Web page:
One of the potentially most significant moves of the last few weeks from a Fantasy perspective involved a player who has yet to play a minute of Premier League football.
Sheffield United completed the signing of 20-year-old Rhian Brewster for a reported £23.5m at the beginning of October, with the former Liverpool striker signing a five-year deal with the Blades.
Priced up at £4.5m by Fantasy Premier League upon the game’s relaunch earlier this summer, Brewster would have likely been nothing but non-playing bench fodder had he remained on Merseyside for the rest of 2020/21.
His move to Bramall Lane likely ensures game-time, however, and he has understandably caught the eye of the Fantasy community over the last fortnight.
Already transferred in by over 100,000 FPL managers ahead of Gameweek 5, Brewster could be the bargain-bin ‘enabler’ many of us have longed for in attack.
Born in London at the turn of the Millennium, Brewster progressed through Chelsea’s academy system before being snapped up by Liverpool in 2015.
Promising goalscoring displays for the under-18s and under-23s edged him closer to the first-team squad but an ankle injury sustained at the beginning of 2018 effectively cost him an entire year of development, with the then-teenage striker not making his competitive Liverpool debut until September 2019.
Three cup appearances for the Reds was the sum total of Brewster’s involvement in the senior set-up before a loan move to Swansea City was agreed upon at the beginning of this calendar year and it was during his time in Wales that the young forward made huge strides, scoring 11 goals in 22 Championship and play-off appearances for the Swans.
Returning to Merseyside in the summer, Brewster caught the eye in pre-season with three goals in Liverpool’s tour of Austria.
Capped by his country at four different age levels, Brewster has yet to open his account for the England under-21s despite having made eight appearances for the Young Lions.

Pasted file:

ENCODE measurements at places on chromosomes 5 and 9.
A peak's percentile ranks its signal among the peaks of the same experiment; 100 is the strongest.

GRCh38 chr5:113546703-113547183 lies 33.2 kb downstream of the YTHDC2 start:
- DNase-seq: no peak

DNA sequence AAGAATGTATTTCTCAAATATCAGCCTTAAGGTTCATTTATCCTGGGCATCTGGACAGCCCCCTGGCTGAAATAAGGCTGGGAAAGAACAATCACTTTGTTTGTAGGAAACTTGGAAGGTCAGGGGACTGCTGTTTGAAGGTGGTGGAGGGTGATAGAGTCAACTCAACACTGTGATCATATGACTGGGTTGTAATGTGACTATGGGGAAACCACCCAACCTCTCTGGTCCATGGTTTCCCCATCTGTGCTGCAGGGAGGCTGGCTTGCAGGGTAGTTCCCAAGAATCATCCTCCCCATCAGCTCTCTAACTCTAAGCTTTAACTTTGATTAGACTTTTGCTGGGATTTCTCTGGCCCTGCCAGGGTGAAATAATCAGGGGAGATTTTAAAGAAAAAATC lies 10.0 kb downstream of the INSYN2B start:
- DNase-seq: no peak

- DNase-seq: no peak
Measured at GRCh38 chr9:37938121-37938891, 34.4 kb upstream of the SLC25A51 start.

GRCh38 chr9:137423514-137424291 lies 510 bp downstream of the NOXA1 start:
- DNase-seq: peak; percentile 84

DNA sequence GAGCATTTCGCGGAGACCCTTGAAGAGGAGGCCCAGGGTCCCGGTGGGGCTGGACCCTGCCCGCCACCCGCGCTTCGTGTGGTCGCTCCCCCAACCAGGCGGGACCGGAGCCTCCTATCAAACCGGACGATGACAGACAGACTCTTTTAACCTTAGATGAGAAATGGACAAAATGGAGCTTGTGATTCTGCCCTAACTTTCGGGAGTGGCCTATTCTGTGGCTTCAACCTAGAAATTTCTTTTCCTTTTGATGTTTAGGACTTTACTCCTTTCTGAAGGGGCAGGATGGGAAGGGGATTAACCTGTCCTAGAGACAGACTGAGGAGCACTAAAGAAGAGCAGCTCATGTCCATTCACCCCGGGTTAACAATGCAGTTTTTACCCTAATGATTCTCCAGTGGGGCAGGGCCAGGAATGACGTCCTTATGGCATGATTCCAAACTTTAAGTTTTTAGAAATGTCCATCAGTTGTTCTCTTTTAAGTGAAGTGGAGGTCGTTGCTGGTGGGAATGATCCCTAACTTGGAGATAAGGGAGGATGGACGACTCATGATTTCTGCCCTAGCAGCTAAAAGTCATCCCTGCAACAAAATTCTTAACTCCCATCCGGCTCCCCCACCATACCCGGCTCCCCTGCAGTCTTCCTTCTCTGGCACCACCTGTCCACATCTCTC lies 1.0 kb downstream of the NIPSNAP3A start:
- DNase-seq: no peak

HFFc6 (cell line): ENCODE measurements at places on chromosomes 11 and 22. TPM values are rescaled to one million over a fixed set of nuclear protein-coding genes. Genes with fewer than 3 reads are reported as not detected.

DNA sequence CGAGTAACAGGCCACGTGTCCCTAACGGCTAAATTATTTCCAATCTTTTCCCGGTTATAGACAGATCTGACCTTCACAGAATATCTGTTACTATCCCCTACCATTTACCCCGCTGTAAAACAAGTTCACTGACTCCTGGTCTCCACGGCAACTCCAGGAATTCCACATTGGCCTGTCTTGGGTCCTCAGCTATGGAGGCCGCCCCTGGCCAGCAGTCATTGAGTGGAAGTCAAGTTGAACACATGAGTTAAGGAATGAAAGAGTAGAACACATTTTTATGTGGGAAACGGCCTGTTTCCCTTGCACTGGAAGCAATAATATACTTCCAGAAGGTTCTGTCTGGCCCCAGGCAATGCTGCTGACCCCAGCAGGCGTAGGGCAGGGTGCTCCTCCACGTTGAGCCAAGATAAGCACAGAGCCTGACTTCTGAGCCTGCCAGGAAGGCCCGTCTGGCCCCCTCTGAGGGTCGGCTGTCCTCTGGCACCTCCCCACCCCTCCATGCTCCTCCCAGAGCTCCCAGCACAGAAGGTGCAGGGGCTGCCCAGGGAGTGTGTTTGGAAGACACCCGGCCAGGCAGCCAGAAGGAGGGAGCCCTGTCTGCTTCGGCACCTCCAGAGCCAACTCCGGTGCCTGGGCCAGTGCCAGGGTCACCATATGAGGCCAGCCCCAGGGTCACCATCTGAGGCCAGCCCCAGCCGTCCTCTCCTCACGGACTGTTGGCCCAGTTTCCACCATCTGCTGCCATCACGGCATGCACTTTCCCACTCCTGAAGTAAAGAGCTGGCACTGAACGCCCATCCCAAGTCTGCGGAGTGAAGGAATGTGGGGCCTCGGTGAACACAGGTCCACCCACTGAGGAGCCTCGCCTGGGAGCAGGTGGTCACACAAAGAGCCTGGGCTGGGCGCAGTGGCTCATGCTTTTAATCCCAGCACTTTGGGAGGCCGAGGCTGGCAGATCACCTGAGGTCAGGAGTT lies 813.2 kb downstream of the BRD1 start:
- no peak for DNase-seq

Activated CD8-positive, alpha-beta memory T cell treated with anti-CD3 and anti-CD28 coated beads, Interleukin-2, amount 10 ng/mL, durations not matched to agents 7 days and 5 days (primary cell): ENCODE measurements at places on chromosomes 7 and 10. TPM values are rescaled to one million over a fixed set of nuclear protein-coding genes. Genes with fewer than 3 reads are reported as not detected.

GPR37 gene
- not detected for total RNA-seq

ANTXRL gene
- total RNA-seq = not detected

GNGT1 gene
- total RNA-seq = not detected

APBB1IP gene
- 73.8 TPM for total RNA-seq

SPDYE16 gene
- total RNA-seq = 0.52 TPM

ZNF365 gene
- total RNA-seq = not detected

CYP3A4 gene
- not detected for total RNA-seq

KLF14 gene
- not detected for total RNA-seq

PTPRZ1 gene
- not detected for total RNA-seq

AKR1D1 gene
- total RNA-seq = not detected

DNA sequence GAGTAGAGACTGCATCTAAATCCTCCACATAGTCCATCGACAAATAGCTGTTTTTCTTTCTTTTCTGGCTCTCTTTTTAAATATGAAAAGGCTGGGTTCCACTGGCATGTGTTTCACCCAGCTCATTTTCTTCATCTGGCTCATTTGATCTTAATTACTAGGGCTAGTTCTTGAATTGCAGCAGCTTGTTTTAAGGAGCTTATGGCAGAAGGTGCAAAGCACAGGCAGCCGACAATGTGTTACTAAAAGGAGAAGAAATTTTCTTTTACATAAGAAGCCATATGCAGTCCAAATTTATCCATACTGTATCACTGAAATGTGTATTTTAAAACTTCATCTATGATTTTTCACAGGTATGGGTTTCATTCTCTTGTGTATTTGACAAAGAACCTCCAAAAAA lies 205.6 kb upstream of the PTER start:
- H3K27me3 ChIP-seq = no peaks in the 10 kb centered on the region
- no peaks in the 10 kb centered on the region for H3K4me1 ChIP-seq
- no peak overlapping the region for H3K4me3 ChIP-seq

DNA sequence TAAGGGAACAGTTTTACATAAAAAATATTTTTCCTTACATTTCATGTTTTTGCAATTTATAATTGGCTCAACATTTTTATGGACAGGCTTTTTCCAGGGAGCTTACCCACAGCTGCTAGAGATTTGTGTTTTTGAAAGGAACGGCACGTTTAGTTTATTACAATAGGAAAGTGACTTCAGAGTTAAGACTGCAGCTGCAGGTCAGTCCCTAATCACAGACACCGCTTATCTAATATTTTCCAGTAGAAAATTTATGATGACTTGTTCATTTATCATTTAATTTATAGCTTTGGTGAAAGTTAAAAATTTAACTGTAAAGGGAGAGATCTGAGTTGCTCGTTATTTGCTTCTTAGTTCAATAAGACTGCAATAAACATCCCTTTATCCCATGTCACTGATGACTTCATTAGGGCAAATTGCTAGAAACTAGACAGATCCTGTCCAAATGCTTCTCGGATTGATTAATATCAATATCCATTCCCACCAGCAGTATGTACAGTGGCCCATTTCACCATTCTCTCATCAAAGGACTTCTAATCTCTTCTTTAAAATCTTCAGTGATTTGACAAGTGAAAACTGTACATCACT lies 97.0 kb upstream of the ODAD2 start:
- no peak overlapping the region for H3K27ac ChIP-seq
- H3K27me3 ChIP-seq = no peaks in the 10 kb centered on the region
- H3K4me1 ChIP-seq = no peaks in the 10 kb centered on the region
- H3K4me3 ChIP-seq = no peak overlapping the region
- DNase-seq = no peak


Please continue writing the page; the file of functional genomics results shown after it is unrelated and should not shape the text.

With precious little to go off from his time at Liverpool, we turn to Brewster’s half-season spell at Swansea for a closer look at his statistical output – with the obvious caveat that numbers recorded in the Championship aren’t always a reliable gauge.
The breakdown of his 11 goals in the English second tier showed the variety of his play, with two poacher’s strikes coming from inside the six-yard box and three arriving from outside the opposition area.
Compared to three other notable names who came up from the Championship last season, Brewster lags behind for most metrics.
This can be partly mitigated by considering the team he played for, however: Swansea were ranked only tenth for goal attempts in 2019/20, behind Leeds United, Brentford and Fulham for shots registered, goals scored and possession.
When we assess goal conversion rate, Brewster was the most clinical with 20.4% of his opportunities finding the back of the net.
|Player||Mins per goal||Mins per shot||Mins per shot in the box||Mins per shot on target||Goal conversion rate|
Indeed, his 11 strikes came from an expected goals (xG) total of 7.91 – suggesting he was either very lucky or, as appears more likely from what we are about to discuss, that his finishing is a real strength.
Brewster is, in the words of former boss Jurgen Klopp, a “natural goalscorer”.
That sentiment was repeated by his new manager, Chris Wilder, who said upon the striker’s move to South Yorkshire:
He’s a natural goalscorer. He finishes from any aspect, whether it is in the air or whether it’s spectacular goals, free-kicks or off his shin – he has a lovely habit of scoring goals, which is crucial in the Premier League.
The compilation video of his 11 Championship goals below highlights Brewster’s predatory instincts, with the bulk of them being opportunistic, first-time strikes – a valuable quality to have in the Premier League when half a yard of space is perhaps all a forward will get.